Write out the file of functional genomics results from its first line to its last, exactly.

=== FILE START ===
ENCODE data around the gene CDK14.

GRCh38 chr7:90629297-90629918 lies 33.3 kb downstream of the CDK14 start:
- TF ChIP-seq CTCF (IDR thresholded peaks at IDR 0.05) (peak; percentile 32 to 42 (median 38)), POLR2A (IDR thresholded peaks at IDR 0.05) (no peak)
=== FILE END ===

ENCODE data around the gene CDK14.

GRCh38 chr7:90629297-90629918 lies 33.3 kb downstream of the CDK14 start:
- TF ChIP-seq CTCF (IDR thresholded peaks at IDR 0.05) (peak; percentile 32 to 42 (median 38)), POLR2A (IDR thresholded peaks at IDR 0.05) (no peak)